One of the least glamorous tasks when you’re setting up your online store is the one that can make or break your business: returns.
Make a return policy that’s too restrictive, and customers won’t buy from you. Make it easy to abuse and the cost of excessive returns can wipe out your profit. Creating a return policy that works is an issue for all retailers, but it’s especially important for online stores to get it right.
That’s because e-commerce return rates are a lot higher than return rates for purchases at brick-and-mortar stores. Because of free-returns policies set by mega-retailers like Amazon, online customers expect to be able to return their purchases for free.
But as the number of returns keeps climbing, some major online players are having trouble managing the flood of returned goods and controlling costs. E-commerce shoppers returned about $400 billion worth of products last year, and some experts say the yearly return total could top $1 trillion soon. In response, some online retailers are outsourcing their returns process to third-party startups. Amazon—the reason online shoppers expect free shipping in the first place—has been quietly banning customers who make too many returns.
To create a return policy that works for you and your customers, it helps to understand why online shoppers return so much merch, which types of returns you can reduce, and which returns are just part of the cost of doing business.
Why Do Customers Expect Free Returns?
Customers look for free returns in part because they can. Online and multichannel retailers like Amazon, Nordstrom, and Zappos have had free return policies for years, so many customers now expect it wherever they shop online.
Any retailer or reseller who wants to stay competitive offers some sort of customer-friendly return policy, and the most ambitious small stores offer free returns to compete with bigger players. Even people who flip estate-sale and thrift-shop items on eBay often provide free returns to stand out from other sellers. A UPS report found that 88 percent of online shoppers look at stores’ return policies, so make sure yours is on par with or better than your competitors’.
Customers also look for free returns because there’s no way to for them to handle or try on the merchandise before they buy, which means they’re more likely to change their mind about an online purchase than one made in a store. A free return policy reduces the risk that comes with buying a product they haven’t sampled, tried on, or held in their hands. If customers know they can send it back for free, they’re more likely to buy.
Why Do Customers Return Online Purchases?
When a product description doesn’t include enough information, the customer may be disappointed when the item arrives. Without details about size, measurements, materials, and other specifications, customers are more likely to buy the wrong item and need to return it. These details can also cut down on the number of customers who order the same item in different sizes with the intention of sending back the ones that don’t fit.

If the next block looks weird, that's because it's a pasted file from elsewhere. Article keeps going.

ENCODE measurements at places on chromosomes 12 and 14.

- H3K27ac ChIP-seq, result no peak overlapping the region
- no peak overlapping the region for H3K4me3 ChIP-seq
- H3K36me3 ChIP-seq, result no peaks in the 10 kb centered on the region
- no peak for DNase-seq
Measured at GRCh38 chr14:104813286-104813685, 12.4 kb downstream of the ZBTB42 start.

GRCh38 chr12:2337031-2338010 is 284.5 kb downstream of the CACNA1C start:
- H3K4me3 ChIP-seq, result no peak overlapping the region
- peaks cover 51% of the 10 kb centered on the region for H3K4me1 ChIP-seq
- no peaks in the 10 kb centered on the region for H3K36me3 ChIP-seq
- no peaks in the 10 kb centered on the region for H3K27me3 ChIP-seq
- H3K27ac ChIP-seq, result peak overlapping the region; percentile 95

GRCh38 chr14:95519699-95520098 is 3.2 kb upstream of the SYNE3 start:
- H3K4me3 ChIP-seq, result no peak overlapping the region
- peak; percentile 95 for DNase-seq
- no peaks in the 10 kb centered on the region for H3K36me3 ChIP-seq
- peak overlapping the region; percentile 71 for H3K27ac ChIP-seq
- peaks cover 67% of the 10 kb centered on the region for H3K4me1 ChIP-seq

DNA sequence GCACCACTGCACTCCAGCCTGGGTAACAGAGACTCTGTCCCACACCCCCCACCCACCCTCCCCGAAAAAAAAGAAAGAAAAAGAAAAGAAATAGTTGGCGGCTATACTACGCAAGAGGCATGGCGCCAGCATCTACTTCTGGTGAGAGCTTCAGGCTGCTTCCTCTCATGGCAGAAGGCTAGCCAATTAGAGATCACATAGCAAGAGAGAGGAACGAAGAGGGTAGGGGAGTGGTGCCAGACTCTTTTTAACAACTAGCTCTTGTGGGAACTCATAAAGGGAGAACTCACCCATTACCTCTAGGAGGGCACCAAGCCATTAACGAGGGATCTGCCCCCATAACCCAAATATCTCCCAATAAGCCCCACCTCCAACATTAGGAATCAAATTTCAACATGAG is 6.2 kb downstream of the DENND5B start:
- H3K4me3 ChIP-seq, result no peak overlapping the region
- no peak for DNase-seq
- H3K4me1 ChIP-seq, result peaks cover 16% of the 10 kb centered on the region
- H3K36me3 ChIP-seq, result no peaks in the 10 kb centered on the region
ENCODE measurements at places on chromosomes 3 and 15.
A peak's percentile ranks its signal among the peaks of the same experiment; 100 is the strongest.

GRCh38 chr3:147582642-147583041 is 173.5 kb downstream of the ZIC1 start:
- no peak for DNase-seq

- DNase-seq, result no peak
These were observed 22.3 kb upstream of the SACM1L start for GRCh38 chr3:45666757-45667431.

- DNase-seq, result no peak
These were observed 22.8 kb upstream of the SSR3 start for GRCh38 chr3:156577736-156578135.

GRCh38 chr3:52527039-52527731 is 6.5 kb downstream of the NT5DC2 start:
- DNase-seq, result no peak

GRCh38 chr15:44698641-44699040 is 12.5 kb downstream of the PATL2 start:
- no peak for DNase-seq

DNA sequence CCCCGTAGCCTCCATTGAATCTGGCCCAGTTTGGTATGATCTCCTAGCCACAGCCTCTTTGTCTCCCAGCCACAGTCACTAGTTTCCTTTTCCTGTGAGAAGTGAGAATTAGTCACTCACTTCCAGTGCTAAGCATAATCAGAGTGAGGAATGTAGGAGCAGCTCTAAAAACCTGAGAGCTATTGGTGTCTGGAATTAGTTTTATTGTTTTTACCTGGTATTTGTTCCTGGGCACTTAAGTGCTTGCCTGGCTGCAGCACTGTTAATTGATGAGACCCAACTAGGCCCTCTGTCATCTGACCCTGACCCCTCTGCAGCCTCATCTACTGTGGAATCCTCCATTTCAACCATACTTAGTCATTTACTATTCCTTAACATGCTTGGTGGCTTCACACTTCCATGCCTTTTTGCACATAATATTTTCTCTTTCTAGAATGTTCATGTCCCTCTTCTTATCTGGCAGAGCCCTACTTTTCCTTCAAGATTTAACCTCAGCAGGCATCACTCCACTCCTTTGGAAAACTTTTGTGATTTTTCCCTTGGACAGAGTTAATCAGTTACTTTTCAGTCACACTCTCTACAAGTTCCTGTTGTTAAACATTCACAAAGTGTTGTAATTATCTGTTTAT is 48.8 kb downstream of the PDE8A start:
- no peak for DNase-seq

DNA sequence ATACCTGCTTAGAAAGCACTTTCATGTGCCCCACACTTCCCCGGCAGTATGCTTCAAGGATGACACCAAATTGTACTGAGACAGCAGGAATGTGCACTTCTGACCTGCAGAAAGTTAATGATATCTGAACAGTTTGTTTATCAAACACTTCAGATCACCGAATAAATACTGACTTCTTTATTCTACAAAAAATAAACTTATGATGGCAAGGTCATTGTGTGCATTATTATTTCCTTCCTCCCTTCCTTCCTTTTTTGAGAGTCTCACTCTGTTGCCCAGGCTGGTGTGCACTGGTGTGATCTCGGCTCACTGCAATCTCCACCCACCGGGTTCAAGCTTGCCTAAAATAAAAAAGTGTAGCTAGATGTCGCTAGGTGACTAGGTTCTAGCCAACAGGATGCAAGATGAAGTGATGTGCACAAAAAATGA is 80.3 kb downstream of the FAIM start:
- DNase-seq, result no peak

Sometimes even lots of details about the product can’t prevent a return, because the customer may just decide the item just doesn’t work for them. Or maybe they misread or skipped over important information in your product description. In these cases, hassle-free returns can make it more likely that they’ll shop with you again.
The fear of return fraud, especially wardrobing—customers using or wearing items and then returning them for a refund—is the reason some store owners hesitate on free returns. Return fraud is worth attention because it costs merchants money on shipping, and items can’t be restocked if they’ve been worn or damaged. However, the cost of return fraud is a small fraction of the overall cost of returns—about $15 billion for e-commerce and brick-and-mortar retailers combined in 2017. Most customers are busy people who don’t want to return something unless they must.
Build a Good Return Policy, Step by Step
Now that you know why online shoppers want free returns and why they make returns, it will be easier to write a return policy that meets your customers’ needs and yours. Here are the steps to work through.
1.Think about how your pricing can accommodate free returns.
We all know that “free shipping” isn’t free. Retailers that offer it are either selling huge volumes of low-margin items or building shipping costs into their overall pricing, or both. The same is true for free returns. Factor in your expected return rate and costs when you price your merchandise. If your store is brand-new and you don’t have historical return data yet, a Google search for average return rate for the types of products you sell can give you some numbers to start with.